A woman shows up at a hospital with an enlarged abdomen and complaints of breathing problems. She turns out to have a “giant” uterine fibroid the size of a large squash.
'Giant' Fibroid Successfully Removed
In Singapore, doctors report of the case of a woman who came to the KK Women’s and Children’s Hospital with an engorged abdomen and complaints of shortness of breath and movement struggles. Evidently, the woman's abdomen was so massive that it made it difficult for her to move around. She was mostly bedridden by then, and she also experienced shortness of breath both when she was moving and when she was lying down.
The unnamed woman is described by doctors as virgo-intacta or an untouched virgin and apparently did not seek for medical attention earlier, as she was afraid of getting surgery. Because of her condition, doctors had to perform several surgeries to remove the massive tumor as well as her uterus, ovaries, and fallopian tubes. She also had to undergo reconstructive surgery afterward so as to fix her abdominal wall, for it had become so swollen and thinned.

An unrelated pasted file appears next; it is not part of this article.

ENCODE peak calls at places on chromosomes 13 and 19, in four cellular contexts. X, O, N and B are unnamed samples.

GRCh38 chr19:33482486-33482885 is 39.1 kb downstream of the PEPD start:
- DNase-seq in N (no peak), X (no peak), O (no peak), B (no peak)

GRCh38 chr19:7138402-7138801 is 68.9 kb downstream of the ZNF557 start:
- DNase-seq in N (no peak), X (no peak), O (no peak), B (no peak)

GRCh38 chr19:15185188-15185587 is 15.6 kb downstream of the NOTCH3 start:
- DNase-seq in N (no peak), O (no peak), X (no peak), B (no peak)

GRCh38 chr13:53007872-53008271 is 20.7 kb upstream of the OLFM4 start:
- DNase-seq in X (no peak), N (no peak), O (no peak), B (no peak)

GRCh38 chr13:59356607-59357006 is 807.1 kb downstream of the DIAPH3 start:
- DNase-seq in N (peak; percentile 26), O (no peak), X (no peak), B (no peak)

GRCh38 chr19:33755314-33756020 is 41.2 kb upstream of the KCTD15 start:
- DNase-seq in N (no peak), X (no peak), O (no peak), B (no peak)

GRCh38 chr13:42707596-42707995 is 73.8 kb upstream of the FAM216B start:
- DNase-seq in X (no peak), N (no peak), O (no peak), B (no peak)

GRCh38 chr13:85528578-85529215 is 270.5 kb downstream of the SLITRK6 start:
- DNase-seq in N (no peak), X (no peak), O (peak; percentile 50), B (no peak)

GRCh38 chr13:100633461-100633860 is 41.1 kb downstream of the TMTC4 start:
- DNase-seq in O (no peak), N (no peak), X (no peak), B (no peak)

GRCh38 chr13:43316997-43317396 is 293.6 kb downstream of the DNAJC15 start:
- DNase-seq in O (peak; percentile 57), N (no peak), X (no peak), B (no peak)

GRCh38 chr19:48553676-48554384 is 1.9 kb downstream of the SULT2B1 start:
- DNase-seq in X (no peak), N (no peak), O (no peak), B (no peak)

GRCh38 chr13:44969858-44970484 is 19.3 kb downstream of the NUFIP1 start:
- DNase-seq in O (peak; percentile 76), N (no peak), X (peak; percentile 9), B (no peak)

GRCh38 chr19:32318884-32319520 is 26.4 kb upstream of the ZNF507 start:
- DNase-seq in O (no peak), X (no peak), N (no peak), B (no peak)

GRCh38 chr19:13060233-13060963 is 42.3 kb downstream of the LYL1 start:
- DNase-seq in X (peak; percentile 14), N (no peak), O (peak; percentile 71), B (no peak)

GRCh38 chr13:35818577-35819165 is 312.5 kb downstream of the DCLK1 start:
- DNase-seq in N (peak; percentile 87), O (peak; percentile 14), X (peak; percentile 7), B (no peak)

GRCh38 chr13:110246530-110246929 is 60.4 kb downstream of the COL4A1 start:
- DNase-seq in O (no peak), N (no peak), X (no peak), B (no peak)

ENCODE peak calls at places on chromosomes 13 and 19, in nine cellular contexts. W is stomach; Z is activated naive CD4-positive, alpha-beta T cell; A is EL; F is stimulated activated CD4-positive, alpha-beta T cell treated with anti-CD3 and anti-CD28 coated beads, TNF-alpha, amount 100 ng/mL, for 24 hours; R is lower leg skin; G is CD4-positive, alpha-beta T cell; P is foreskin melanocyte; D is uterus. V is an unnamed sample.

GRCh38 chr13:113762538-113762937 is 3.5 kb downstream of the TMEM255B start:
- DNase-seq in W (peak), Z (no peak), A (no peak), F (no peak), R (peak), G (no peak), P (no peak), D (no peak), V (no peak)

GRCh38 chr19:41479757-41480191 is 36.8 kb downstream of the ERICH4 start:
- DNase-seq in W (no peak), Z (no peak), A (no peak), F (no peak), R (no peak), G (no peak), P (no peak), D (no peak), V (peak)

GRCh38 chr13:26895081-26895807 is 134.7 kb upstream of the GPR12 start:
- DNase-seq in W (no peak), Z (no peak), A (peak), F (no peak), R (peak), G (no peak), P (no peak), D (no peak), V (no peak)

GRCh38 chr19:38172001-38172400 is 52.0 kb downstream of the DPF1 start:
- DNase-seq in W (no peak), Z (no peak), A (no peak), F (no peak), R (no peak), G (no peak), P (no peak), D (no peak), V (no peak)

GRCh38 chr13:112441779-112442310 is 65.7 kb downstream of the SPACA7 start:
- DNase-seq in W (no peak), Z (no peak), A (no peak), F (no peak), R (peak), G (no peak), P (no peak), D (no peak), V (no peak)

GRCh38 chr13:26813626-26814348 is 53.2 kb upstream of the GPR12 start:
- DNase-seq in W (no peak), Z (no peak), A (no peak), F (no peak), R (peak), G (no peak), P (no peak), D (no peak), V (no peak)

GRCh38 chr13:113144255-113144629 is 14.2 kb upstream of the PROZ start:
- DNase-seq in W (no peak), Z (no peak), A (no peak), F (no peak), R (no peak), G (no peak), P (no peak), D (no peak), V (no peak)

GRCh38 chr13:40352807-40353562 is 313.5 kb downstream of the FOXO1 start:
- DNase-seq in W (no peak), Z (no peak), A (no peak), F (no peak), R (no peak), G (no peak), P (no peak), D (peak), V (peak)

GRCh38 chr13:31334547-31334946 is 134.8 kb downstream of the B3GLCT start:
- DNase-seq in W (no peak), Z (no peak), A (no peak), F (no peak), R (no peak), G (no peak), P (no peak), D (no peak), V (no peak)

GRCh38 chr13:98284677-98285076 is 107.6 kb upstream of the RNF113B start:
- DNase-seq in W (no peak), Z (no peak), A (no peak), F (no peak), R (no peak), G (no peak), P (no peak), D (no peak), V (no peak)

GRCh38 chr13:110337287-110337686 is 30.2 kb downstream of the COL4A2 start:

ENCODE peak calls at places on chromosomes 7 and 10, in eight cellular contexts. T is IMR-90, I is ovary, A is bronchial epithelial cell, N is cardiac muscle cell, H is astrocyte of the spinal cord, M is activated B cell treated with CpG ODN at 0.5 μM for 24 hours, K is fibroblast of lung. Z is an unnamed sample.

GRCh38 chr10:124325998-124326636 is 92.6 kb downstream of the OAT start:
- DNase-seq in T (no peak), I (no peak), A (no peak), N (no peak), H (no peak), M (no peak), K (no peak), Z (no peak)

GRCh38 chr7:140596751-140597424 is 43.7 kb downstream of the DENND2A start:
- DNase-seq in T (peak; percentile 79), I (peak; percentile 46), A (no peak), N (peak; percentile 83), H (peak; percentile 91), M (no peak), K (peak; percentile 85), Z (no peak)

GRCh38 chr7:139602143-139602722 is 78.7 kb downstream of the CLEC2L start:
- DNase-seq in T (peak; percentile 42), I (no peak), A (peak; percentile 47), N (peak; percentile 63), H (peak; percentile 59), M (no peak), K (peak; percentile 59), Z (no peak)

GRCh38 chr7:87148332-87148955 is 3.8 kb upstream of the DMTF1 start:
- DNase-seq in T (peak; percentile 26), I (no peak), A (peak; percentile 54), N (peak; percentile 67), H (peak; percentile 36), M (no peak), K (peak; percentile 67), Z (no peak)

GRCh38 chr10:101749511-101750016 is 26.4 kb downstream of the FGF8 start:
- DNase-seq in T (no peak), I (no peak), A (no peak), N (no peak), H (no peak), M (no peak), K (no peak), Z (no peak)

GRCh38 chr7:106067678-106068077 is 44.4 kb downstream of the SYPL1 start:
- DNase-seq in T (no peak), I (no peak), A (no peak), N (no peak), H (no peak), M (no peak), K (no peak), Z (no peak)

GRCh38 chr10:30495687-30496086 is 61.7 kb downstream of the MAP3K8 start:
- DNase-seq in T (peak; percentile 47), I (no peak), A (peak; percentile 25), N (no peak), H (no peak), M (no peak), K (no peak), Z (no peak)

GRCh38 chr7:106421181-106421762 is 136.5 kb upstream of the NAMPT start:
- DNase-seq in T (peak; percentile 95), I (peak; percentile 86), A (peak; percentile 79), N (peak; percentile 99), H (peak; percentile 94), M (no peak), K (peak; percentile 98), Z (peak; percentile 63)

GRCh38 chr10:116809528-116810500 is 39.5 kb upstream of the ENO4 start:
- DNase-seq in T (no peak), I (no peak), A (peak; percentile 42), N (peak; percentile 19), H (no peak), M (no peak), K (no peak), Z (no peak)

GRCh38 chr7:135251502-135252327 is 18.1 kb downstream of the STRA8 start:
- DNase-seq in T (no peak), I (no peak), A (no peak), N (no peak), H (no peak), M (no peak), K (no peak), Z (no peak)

The fibroid tumor turned out to weigh 61 pounds (27.8 kilos) and measured 64 by 50.5 by 15 cm. A fibroid is considered a “giant” if it weights at least 25 pounds (11 kilos), so the woman’s case fits into the category and even tips the scales.
Two months after the surgery, the woman can move and breathe properly, and her abdominal scars have already healed.
Uterine Leiomyomas are the most common pelvic tumor among women, especially those who are 50 years old and above. Among women of child-bearing age, the tumor typically grows at a rate of 9 percent in six months.
The tumors are benign or noncancerous tumors that grow in the uterus of women in childbearing years and can be very small or grow into large masses that already enlarge and affect the uterus. Such cases of giant uterine fibroids, however, are considered rare because they are often detected during routine examinations or when the woman begins to experience symptoms.
Many women don’t even know that they have uterine fibroids because it doesn’t typically cause symptoms, but some may experience pelvic pain, frequent urination, and heavy and lengthy menstrual periods. In the woman’s case, she did not experience any symptoms, and it was not specified how long the tumor had been growing. It is possible that it grew slowly over the course of at least five years, which is why her body was able to adjust.
Giant uterine fibroids are rare, and the woman’s extreme case is even more so. The case is published in BMJ Case Reports.